Our old central air conditioner still works, but our house often seems too humid indoors. We set the thermostat lower, but it does not help a lot.How can we reduce the humidity and improve comfort?—Michael T.
First, try to reduce the humidity you’re already producing. The kitchen and bathrooms are the greatest contributors to high humidity levels. Make sure your stove’s exhaust hood is ducted outside, not into the attic, and run the fan when cooking, especially while boiling water. Run the bathroom vent fan whenever showering or bathing. Don’t turn it off as soon as you are done because there is much residual moisture in the air.
Some of the new, quiet bathroom vent fans have humidity level sensors to run long enough to exhaust the moisture, but not too long to waste electricity. You can also try a simple countdown timer for your current bathroom fan—set it for 30 minutes, then turn the fan off.
There may be other rooms in your house where you find the humidity level to be uncomfortable. A portable air conditioner or mini heat pump, which can be moved from room to room and vents outdoors through a window, can provide spot cooling and dehumidification.
How fans save
If you can get the indoor humidity level low enough, it is often possible for your family to get by with a much higher thermostat setting and ceiling fans. The air movement from a fan increases evaporation and creates a “wind chill” effect for added comfort. Make sure the ceiling fan rotates to blow the air downward during summer.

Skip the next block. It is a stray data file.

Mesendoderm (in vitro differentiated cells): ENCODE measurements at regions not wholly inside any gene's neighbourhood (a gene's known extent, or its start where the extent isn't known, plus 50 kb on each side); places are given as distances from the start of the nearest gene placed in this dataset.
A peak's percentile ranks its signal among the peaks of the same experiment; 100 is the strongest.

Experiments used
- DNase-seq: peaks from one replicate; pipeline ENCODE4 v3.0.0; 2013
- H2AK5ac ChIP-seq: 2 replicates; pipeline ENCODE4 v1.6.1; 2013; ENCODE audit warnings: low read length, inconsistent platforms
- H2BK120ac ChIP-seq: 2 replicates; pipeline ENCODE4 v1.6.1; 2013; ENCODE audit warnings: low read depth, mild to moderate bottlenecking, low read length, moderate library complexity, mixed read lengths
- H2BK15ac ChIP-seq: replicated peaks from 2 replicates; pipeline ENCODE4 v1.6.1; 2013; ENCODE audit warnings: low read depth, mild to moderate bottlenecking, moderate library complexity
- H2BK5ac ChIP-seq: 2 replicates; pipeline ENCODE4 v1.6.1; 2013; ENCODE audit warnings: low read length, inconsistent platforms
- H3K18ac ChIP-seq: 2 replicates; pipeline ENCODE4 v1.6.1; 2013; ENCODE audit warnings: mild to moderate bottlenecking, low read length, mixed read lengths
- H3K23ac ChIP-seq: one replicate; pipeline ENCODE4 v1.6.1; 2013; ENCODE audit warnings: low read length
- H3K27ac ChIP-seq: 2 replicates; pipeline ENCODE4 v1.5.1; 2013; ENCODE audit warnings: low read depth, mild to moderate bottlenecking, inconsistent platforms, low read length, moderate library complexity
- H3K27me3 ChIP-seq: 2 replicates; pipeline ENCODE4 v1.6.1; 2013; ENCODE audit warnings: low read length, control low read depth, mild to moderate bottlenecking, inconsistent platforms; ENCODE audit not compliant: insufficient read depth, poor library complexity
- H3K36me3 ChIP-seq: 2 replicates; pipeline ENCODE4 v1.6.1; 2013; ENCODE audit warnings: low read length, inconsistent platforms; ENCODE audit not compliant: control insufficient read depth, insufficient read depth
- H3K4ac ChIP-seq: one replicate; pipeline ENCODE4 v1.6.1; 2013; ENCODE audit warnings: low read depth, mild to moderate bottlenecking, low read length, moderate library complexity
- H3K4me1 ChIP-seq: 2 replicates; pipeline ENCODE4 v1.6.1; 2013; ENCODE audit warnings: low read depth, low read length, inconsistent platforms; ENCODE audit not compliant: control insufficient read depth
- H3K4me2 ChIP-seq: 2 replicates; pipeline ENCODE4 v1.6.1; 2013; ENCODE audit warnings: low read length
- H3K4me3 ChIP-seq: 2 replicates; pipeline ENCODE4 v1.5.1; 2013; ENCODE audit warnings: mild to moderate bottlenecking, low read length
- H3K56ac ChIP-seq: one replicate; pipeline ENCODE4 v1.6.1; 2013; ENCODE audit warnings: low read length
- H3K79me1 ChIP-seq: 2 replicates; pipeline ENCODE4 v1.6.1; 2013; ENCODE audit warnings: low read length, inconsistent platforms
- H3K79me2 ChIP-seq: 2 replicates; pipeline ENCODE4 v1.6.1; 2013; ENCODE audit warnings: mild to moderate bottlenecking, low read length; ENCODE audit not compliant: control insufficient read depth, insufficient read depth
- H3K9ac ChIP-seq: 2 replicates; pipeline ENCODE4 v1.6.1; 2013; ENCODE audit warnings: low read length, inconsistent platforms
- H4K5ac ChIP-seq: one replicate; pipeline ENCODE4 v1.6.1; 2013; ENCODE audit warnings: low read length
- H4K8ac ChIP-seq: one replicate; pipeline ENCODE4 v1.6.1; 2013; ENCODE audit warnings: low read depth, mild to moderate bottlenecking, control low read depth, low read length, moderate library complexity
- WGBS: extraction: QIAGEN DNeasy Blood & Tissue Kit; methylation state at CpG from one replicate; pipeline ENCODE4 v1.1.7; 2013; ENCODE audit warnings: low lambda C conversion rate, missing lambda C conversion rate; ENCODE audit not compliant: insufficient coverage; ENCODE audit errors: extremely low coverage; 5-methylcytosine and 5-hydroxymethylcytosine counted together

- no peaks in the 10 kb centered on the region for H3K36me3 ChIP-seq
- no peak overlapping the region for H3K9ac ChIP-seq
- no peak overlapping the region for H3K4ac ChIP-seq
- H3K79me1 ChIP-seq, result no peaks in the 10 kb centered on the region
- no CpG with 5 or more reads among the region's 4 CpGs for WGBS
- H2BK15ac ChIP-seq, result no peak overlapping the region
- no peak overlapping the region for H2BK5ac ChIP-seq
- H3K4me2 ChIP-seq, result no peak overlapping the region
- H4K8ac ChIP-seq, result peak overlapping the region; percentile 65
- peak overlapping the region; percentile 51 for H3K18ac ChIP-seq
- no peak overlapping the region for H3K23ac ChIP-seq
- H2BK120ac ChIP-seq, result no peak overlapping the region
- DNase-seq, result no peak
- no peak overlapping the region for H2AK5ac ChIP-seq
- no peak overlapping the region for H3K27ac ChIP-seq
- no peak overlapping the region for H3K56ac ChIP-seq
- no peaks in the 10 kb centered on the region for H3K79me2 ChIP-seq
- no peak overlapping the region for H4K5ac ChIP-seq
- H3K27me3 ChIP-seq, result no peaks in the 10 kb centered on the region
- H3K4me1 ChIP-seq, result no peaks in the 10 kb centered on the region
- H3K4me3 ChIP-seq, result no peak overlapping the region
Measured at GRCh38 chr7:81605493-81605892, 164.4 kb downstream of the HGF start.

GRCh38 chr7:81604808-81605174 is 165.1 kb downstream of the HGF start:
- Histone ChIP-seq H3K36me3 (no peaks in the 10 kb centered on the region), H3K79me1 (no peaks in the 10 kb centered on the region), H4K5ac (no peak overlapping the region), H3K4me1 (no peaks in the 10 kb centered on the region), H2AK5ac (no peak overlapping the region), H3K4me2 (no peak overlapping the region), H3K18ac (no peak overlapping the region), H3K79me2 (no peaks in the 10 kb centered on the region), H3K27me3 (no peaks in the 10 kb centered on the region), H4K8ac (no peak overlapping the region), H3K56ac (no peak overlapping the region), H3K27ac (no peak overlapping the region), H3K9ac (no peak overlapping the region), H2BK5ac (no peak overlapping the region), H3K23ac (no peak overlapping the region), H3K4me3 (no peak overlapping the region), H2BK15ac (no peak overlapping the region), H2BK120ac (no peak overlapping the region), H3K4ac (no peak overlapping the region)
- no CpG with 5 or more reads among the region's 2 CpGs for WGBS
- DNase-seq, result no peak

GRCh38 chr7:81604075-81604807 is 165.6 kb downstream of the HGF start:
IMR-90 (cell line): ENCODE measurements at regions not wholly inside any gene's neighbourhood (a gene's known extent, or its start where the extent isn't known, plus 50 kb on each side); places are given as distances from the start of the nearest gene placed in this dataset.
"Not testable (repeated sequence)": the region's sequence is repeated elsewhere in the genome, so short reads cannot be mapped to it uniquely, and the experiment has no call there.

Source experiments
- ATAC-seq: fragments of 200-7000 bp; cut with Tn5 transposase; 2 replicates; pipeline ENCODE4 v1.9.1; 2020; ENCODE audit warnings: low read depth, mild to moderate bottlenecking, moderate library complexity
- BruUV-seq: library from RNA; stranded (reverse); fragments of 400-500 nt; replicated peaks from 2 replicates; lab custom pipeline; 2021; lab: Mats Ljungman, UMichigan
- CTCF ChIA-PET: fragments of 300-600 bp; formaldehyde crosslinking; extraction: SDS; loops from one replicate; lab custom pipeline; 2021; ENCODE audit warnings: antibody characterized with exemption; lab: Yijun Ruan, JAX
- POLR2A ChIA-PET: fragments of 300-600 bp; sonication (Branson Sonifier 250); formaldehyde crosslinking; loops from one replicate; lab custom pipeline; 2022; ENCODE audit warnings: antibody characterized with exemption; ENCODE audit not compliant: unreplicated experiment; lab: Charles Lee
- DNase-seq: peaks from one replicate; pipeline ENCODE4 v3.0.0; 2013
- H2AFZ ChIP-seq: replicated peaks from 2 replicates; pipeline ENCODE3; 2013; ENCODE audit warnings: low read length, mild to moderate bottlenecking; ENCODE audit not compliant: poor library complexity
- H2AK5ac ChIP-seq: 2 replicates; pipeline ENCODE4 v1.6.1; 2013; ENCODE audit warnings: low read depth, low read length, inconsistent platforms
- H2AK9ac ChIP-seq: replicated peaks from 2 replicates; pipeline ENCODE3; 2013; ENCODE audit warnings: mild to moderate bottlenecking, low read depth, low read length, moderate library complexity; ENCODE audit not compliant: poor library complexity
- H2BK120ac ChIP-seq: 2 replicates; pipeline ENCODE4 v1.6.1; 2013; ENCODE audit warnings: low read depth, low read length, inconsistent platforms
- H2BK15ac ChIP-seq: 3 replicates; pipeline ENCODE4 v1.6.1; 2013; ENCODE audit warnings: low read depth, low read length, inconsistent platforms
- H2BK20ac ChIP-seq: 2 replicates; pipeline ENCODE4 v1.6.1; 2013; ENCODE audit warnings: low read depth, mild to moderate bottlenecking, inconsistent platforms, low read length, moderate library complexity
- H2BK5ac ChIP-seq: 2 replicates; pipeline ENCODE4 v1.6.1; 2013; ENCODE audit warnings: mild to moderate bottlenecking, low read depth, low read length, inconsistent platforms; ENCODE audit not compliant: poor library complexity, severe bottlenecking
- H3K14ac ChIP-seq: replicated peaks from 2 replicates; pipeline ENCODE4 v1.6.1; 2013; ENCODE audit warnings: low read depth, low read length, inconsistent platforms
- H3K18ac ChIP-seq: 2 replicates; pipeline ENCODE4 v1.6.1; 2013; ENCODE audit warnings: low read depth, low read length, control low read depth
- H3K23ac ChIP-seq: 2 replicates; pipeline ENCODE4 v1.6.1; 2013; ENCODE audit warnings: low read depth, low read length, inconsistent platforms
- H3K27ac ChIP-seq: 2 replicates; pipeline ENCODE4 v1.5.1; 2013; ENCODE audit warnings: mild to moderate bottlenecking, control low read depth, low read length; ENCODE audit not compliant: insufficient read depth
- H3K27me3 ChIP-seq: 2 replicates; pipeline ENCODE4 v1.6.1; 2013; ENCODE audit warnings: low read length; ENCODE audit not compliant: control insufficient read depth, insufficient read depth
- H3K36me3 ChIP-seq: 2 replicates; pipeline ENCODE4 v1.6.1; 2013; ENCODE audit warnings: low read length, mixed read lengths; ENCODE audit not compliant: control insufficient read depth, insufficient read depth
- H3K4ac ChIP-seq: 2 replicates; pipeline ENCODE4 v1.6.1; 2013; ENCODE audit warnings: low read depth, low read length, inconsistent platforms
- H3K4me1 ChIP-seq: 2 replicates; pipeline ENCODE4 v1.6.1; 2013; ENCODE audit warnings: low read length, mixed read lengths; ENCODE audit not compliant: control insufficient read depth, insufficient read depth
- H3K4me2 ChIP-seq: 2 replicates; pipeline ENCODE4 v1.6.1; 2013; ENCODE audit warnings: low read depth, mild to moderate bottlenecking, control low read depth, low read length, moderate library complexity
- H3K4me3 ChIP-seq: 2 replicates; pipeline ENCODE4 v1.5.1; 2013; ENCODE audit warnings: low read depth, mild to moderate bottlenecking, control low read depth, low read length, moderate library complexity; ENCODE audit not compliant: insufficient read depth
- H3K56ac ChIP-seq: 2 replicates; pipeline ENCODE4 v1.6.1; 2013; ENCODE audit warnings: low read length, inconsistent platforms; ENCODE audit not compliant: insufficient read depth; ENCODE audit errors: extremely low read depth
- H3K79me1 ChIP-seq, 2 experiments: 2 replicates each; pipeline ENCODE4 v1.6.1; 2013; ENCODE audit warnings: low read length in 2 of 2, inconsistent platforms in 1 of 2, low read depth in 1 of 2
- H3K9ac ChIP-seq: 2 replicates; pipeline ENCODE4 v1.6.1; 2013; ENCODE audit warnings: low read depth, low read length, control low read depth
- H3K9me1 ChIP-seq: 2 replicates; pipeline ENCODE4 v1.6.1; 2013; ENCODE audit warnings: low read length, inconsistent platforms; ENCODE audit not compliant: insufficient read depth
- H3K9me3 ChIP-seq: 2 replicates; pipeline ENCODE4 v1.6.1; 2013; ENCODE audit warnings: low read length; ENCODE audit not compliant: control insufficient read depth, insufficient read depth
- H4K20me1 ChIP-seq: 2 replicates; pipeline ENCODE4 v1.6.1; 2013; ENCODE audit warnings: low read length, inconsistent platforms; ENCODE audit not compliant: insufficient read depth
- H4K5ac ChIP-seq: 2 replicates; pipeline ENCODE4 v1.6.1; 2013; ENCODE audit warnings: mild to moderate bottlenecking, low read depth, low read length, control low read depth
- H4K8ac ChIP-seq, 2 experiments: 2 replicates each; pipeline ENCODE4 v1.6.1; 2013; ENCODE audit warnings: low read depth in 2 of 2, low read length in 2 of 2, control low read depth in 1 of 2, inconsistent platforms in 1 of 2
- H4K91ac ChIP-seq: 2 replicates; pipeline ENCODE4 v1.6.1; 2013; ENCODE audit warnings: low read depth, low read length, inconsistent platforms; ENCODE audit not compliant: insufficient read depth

Proper sizing of a central air-conditioning system is critical for low humidity and comfortably cool indoor air. If it’s time to replace your old system, consider a two-stage model with a variable-speed blower motor.
With the matching smart thermostat, these models are designed for efficiency and humidity control. You can set both the desired temperature and humidity settings. The air conditioner will run as normal to cool the air to the desired temperature. Once that temperature is met, the blower speed slows down to provide more dehumidification.
Don’t forget to fix leaky gutters and downspouts. If rainwater leaks out and saturates the ground around your house, some of that moisture will eventually migrate indoors.
Hot-weather AC modifications could save money
If you’re not ready to replace your old air-conditioning system, a contractor may be able to change some settings to slow the blower motor on your current unit. This will dehumidify more but will likely reduce its efficiency somewhat. If the lower humidity level allows you to set the thermostat higher and still be comfortable, you should save electricity overall.
Mail requests and questions to James Dulley, Kentucky Living, 6906 Royalgreen Drive, Cincinnati, OH 45244, or visit www.dulley.com.